Despite this warning, I am not panicking, nor is the Fund abandoning its long-term strategy. We are cognizant of the many risks that surround the emerging markets; as usual, some risks are ebbing, and others are escalating. I imagine that markets will be rough over the coming months. Risks may emanate from many different markets, but China should be investors’ primary concern. For the time being, the portfolio’s construct will remain largely unchanged: we are reasonably confident that the portfolio is prepared for financial distress, even as we cannot know where panic will manifest itself, or how far it will go. Valuations are favorable now, and support a long-term approach, even if the short-term outlook appears rocky. We will make modifications at the margin, reacting to price movements of individual securities, concentrating our favorite positions, and possibly selling off some of the chaff. Above all, we remain attuned to the long-term opportunities that panic might present.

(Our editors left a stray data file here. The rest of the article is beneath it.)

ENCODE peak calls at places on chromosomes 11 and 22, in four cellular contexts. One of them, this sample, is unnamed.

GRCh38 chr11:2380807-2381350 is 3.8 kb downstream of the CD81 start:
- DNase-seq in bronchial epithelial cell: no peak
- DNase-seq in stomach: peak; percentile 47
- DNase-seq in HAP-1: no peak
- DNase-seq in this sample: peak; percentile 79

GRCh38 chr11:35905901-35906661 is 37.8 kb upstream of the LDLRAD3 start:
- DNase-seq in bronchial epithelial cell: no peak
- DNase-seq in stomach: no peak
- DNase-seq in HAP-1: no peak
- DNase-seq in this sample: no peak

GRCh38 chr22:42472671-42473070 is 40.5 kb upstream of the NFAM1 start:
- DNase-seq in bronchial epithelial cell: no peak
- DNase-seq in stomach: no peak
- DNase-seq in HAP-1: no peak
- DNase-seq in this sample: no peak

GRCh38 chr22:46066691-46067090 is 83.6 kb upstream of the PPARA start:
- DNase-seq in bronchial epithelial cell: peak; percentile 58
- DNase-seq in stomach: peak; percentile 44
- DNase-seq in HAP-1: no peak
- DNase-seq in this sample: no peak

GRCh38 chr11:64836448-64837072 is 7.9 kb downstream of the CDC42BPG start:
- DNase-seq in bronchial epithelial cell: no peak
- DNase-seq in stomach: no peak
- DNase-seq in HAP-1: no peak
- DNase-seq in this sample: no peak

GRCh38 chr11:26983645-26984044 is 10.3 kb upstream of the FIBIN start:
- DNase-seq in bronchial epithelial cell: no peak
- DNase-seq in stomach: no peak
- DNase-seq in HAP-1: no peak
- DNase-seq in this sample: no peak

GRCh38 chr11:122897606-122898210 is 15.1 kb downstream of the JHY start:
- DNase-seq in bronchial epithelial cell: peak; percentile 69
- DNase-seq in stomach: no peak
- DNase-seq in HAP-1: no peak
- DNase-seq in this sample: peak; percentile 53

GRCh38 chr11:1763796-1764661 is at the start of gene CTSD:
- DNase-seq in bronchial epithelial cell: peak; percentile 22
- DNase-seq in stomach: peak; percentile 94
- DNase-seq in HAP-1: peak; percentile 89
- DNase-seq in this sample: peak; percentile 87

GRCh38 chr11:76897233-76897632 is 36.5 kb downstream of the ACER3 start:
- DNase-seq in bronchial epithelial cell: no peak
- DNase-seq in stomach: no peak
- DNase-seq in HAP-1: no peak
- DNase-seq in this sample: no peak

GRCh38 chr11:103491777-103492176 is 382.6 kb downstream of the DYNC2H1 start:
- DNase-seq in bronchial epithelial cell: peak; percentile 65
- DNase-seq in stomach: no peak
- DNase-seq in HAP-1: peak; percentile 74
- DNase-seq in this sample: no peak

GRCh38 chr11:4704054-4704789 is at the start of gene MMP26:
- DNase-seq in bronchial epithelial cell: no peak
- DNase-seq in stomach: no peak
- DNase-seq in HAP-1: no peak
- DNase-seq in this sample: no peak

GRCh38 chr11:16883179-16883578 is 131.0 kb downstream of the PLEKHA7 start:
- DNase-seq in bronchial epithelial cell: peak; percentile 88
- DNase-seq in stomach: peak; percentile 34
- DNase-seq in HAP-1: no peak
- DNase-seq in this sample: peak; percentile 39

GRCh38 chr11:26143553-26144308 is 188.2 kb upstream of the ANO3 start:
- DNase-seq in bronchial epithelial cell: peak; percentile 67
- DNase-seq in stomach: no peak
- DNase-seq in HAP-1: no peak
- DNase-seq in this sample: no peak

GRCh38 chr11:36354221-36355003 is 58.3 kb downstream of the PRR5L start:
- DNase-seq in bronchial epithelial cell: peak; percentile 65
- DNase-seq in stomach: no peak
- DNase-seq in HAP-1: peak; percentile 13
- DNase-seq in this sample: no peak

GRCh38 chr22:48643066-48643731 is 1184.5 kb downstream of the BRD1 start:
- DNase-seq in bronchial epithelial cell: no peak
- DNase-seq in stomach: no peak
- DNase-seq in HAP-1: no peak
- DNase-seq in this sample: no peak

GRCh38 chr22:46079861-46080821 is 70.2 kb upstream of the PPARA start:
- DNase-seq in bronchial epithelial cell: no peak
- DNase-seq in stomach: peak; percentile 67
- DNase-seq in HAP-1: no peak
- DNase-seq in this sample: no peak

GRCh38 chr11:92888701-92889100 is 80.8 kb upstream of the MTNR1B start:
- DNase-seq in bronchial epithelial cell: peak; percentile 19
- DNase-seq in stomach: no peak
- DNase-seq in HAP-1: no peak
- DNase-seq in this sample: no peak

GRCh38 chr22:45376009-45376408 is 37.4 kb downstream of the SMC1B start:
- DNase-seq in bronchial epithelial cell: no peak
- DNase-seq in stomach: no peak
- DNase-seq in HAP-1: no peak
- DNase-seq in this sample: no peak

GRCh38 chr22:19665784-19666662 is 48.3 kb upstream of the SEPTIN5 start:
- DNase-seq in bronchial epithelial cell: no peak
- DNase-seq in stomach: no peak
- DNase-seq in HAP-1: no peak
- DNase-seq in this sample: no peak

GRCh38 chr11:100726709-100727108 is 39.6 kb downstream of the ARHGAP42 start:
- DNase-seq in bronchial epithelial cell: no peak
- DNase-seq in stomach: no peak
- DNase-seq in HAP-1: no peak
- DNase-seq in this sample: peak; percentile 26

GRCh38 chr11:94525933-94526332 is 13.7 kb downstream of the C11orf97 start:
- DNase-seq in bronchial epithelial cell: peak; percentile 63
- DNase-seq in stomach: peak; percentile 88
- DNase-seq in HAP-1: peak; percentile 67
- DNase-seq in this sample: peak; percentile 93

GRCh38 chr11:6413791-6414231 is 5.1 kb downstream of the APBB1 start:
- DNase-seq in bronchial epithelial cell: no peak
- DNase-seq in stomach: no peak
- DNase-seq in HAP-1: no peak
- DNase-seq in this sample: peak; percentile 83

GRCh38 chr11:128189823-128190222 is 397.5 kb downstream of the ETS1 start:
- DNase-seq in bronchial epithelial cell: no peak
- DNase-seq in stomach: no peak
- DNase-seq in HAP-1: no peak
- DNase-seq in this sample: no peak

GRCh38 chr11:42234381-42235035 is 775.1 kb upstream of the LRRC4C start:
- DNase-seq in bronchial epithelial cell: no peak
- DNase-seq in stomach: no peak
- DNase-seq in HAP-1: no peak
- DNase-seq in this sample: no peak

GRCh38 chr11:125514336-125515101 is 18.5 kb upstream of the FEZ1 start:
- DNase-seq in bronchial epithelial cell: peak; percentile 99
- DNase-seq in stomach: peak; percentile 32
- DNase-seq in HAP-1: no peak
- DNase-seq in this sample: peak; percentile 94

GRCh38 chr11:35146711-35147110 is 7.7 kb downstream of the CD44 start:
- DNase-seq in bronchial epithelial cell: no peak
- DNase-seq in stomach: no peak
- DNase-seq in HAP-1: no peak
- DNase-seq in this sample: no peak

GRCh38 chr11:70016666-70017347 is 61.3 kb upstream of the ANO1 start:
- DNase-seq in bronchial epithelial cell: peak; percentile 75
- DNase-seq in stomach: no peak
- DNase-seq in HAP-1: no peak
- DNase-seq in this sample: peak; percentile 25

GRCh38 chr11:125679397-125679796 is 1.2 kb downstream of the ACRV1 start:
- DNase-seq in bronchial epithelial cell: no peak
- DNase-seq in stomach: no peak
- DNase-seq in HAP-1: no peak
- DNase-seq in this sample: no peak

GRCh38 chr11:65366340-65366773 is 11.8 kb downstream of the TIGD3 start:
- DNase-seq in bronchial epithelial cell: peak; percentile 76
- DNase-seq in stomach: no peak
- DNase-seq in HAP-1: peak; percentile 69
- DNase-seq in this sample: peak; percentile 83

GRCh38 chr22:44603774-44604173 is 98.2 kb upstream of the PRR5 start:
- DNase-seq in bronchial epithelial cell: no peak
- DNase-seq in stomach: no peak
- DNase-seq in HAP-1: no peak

Thank you for entrusting us with your capital. We are honored to serve as your investment adviser.Andrew Foster,
- The performance data quoted represents past performance and does not guarantee future results. Future returns may be lower or higher. The investment return and principal value will fluctuate so that an investor's shares, when redeemed, may be worth more or less than the original cost. View the Fund’s most recent month-end performance.
- The MSCI Emerging Markets Total Return Index, Standard (Large+Mid Cap) Core, Gross (dividends reinvested), USD is a free float-adjusted market capitalization index designed to measure equity market performance of emerging markets. Index code: GDUEEGF. It is not possible to invest directly in this or any index.